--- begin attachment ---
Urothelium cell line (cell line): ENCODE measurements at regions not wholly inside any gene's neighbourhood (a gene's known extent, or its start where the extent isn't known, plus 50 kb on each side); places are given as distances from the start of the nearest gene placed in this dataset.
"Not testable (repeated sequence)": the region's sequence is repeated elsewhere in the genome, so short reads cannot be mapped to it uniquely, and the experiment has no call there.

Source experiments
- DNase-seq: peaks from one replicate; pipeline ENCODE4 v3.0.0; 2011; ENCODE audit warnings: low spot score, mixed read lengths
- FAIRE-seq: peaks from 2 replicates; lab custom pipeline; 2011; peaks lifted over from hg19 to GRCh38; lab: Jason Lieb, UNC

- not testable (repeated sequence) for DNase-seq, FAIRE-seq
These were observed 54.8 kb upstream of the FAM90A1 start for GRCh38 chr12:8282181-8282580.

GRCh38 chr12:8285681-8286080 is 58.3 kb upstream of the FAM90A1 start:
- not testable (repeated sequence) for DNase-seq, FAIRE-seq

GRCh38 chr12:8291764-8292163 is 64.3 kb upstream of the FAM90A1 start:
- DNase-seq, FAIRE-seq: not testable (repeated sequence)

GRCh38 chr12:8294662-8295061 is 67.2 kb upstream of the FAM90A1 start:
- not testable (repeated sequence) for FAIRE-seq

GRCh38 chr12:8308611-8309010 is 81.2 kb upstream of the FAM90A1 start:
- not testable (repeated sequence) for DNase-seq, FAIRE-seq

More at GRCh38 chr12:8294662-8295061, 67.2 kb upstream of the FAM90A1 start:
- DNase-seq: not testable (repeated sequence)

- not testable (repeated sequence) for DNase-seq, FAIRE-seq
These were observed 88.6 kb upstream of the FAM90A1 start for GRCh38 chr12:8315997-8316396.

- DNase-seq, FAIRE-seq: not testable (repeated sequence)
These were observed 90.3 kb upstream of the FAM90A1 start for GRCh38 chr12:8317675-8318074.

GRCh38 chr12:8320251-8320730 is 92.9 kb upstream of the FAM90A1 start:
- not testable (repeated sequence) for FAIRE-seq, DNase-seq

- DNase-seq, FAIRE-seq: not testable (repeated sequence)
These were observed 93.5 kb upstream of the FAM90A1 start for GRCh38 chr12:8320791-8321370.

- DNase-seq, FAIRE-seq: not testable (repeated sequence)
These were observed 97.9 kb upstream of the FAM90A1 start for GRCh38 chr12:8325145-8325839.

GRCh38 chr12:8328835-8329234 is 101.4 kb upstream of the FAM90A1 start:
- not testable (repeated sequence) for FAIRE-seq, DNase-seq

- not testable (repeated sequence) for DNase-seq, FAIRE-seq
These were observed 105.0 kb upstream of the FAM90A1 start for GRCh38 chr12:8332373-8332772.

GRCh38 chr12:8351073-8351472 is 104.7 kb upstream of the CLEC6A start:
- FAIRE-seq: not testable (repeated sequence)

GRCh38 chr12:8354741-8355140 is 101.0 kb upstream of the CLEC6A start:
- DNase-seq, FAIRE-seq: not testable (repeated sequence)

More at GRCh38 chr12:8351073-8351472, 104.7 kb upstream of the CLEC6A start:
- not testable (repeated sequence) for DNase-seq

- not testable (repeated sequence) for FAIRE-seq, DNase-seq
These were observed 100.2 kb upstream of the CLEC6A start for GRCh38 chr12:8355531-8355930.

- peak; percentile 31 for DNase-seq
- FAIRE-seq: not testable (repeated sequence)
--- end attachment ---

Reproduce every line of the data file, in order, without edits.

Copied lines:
Urothelium cell line (cell line): ENCODE measurements at regions not wholly inside any gene's neighbourhood (a gene's known extent, or its start where the extent isn't known, plus 50 kb on each side); places are given as distances from the start of the nearest gene placed in this dataset.
"Not testable (repeated sequence)": the region's sequence is repeated elsewhere in the genome, so short reads cannot be mapped to it uniquely, and the experiment has no call there.

Source experiments
- DNase-seq: peaks from one replicate; pipeline ENCODE4 v3.0.0; 2011; ENCODE audit warnings: low spot score, mixed read lengths
- FAIRE-seq: peaks from 2 replicates; lab custom pipeline; 2011; peaks lifted over from hg19 to GRCh38; lab: Jason Lieb, UNC

- not testable (repeated sequence) for DNase-seq, FAIRE-seq
These were observed 54.8 kb upstream of the FAM90A1 start for GRCh38 chr12:8282181-8282580.

GRCh38 chr12:8285681-8286080 is 58.3 kb upstream of the FAM90A1 start:
- not testable (repeated sequence) for DNase-seq, FAIRE-seq

GRCh38 chr12:8291764-8292163 is 64.3 kb upstream of the FAM90A1 start:
- DNase-seq, FAIRE-seq: not testable (repeated sequence)

GRCh38 chr12:8294662-8295061 is 67.2 kb upstream of the FAM90A1 start:
- not testable (repeated sequence) for FAIRE-seq

GRCh38 chr12:8308611-8309010 is 81.2 kb upstream of the FAM90A1 start:
- not testable (repeated sequence) for DNase-seq, FAIRE-seq

More at GRCh38 chr12:8294662-8295061, 67.2 kb upstream of the FAM90A1 start:
- DNase-seq: not testable (repeated sequence)

- not testable (repeated sequence) for DNase-seq, FAIRE-seq
These were observed 88.6 kb upstream of the FAM90A1 start for GRCh38 chr12:8315997-8316396.

- DNase-seq, FAIRE-seq: not testable (repeated sequence)
These were observed 90.3 kb upstream of the FAM90A1 start for GRCh38 chr12:8317675-8318074.

GRCh38 chr12:8320251-8320730 is 92.9 kb upstream of the FAM90A1 start:
- not testable (repeated sequence) for FAIRE-seq, DNase-seq

- DNase-seq, FAIRE-seq: not testable (repeated sequence)
These were observed 93.5 kb upstream of the FAM90A1 start for GRCh38 chr12:8320791-8321370.

- DNase-seq, FAIRE-seq: not testable (repeated sequence)
These were observed 97.9 kb upstream of the FAM90A1 start for GRCh38 chr12:8325145-8325839.

GRCh38 chr12:8328835-8329234 is 101.4 kb upstream of the FAM90A1 start:
- not testable (repeated sequence) for FAIRE-seq, DNase-seq

- not testable (repeated sequence) for DNase-seq, FAIRE-seq
These were observed 105.0 kb upstream of the FAM90A1 start for GRCh38 chr12:8332373-8332772.

GRCh38 chr12:8351073-8351472 is 104.7 kb upstream of the CLEC6A start:
- FAIRE-seq: not testable (repeated sequence)

GRCh38 chr12:8354741-8355140 is 101.0 kb upstream of the CLEC6A start:
- DNase-seq, FAIRE-seq: not testable (repeated sequence)

More at GRCh38 chr12:8351073-8351472, 104.7 kb upstream of the CLEC6A start:
- not testable (repeated sequence) for DNase-seq

- not testable (repeated sequence) for FAIRE-seq, DNase-seq
These were observed 100.2 kb upstream of the CLEC6A start for GRCh38 chr12:8355531-8355930.

- peak; percentile 31 for DNase-seq
- FAIRE-seq: not testable (repeated sequence)